DUBAI - Urgent action is needed to shore up Dubai World’s Nakheel, developer of the emirate’s signature palm-shaped islands, and Dubai Holding, an investor in Sony of Japan and Europe’s EADS aerospace group, Dubai’s finance chief said on Tuesday.
However, Emaar Properties, the largest real estate developer in the UAE, is not asking for emergency financial support because “it believes it can handle” the crisis, Nasser Al Shaikh, Director-General of the Department of Finance, said in an interview.
Nakheel and Dubai Holding are among the first companies that will have access to proceeds from the sale this month of $10 billion in bonds to the UAE’s central bank. The first detailed rescue plans involving these funds should become available in another two weeks, Al Shaikh said.
Dubai’s property companies — a lynchpin of its economy — have been under pressure since late last year, when the global crisis and slumping oil prices stifled an economic boom in the Gulf region. The emirate’s successful bond sale buoyed sagging investor confidence. Since then, however, official forecasts of possible negative economic growth in the second half of this year have raised fresh concerns.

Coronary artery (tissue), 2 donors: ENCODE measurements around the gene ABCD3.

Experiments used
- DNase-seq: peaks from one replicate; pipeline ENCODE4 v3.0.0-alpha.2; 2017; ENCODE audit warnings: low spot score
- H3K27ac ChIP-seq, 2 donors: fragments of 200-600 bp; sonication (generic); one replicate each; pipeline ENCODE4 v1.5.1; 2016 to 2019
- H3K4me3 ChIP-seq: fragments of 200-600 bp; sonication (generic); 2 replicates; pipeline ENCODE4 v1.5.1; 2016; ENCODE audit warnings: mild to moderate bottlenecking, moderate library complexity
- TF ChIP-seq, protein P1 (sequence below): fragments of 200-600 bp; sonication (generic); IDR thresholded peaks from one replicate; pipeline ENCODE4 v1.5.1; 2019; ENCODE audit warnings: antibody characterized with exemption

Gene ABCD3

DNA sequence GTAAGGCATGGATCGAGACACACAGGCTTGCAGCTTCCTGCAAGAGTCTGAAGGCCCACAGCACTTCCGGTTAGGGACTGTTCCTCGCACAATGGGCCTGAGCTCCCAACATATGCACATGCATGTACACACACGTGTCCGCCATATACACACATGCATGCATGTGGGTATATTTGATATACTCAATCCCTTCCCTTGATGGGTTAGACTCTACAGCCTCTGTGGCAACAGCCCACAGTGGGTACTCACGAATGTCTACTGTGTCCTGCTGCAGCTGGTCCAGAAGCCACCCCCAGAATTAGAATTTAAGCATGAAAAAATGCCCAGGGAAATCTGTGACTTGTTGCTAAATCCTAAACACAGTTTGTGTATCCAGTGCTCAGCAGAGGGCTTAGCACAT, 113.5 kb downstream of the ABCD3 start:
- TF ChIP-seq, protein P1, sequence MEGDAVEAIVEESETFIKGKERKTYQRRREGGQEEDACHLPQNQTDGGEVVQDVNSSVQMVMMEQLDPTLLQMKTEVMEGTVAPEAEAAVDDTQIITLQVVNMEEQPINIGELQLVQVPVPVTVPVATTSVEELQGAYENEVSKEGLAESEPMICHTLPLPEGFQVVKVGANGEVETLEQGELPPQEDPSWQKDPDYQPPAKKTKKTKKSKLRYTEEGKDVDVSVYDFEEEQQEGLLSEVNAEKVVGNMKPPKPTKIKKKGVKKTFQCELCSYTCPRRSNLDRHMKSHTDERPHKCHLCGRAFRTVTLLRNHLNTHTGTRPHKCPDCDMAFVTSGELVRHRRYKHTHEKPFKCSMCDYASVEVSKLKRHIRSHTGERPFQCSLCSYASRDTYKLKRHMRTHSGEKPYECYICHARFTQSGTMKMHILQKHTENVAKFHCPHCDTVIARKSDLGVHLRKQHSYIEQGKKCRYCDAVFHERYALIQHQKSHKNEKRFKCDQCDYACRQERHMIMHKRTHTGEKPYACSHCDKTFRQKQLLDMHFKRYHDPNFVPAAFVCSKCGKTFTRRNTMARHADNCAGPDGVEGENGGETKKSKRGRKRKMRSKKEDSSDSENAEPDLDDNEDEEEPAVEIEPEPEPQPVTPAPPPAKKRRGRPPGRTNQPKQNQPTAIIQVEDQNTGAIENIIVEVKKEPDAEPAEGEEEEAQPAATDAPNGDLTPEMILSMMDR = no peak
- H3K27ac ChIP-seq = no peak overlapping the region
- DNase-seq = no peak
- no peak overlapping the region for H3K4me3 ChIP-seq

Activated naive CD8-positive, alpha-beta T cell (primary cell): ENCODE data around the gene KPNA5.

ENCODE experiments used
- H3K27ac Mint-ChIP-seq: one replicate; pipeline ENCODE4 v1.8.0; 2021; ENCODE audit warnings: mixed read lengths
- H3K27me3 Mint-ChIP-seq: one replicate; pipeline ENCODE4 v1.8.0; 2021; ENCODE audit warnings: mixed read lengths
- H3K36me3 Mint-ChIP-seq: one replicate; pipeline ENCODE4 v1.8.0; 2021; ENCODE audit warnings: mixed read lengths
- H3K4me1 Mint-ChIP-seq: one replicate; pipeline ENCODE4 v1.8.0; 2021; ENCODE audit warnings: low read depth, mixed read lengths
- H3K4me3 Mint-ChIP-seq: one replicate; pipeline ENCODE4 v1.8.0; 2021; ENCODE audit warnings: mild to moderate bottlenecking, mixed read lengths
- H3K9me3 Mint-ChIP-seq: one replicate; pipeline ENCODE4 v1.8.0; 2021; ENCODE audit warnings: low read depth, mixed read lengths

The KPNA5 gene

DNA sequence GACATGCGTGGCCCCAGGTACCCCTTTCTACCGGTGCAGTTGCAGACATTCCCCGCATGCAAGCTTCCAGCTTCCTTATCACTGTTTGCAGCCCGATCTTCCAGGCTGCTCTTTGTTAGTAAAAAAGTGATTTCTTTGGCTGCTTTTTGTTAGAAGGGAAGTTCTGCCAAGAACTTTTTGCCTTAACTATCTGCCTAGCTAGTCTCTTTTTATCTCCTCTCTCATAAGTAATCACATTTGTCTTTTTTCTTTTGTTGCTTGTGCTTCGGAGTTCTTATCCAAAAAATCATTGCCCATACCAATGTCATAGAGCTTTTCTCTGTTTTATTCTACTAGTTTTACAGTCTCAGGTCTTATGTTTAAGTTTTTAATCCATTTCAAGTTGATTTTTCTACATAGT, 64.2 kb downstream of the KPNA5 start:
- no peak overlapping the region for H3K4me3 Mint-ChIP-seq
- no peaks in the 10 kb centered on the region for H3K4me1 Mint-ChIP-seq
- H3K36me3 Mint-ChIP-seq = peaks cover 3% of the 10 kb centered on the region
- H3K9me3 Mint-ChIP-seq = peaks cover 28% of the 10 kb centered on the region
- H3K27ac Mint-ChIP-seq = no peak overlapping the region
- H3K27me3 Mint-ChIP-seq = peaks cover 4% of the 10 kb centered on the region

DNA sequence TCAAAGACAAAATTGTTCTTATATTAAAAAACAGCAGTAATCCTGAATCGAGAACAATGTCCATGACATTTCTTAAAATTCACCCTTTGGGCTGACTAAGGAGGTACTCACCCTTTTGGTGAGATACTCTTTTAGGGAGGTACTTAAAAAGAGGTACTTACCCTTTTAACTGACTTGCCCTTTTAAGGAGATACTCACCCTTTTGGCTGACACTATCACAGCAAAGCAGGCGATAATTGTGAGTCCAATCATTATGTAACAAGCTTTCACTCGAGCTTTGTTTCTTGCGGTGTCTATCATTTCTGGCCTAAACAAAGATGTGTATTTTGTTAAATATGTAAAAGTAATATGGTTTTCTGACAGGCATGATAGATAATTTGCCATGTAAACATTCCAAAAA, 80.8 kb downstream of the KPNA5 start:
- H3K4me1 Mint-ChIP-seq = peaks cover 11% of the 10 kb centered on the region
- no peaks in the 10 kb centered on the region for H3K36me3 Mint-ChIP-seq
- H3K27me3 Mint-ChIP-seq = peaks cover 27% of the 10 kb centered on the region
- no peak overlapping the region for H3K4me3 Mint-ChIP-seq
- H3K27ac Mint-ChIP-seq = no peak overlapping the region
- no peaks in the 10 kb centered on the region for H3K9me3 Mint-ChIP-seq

Much like American car-makers asking the U.S. Congress for bailout money, Dubai’s fallen angels must file plans that take into account new economic realities: dried-up demand for property and hard-to-get credit.
“There is no free lunch; we will be helping companies on commercial terms,” Al Shaikh said. “We would like to avoid sitting down with them in six months and talking about the
same issue.” To do this fairly, Dubai has put together a five-member fiscal committee headed by Emirates Airline Chairman Shaikh Ahmed bin Saaed Al Maktoum. “I don’t make the call; it’s the committee that decides,” Al Shaikh said. “These times, everybody questions what we do. In good times
Local banks, including Islamic institutions, have also submitted propoals to the government to provide help to small and medium-sized enterprises, he said.
Dubai will shortly appoint non-bank financial advisors to ensure that assets are valued properly and to avoid conflicts of interest, Al Shaikh said.
“We can only see 10 to 15 metres ahead,” he said. “We will have to revisit our plans and stay focused on the short-term challenges.”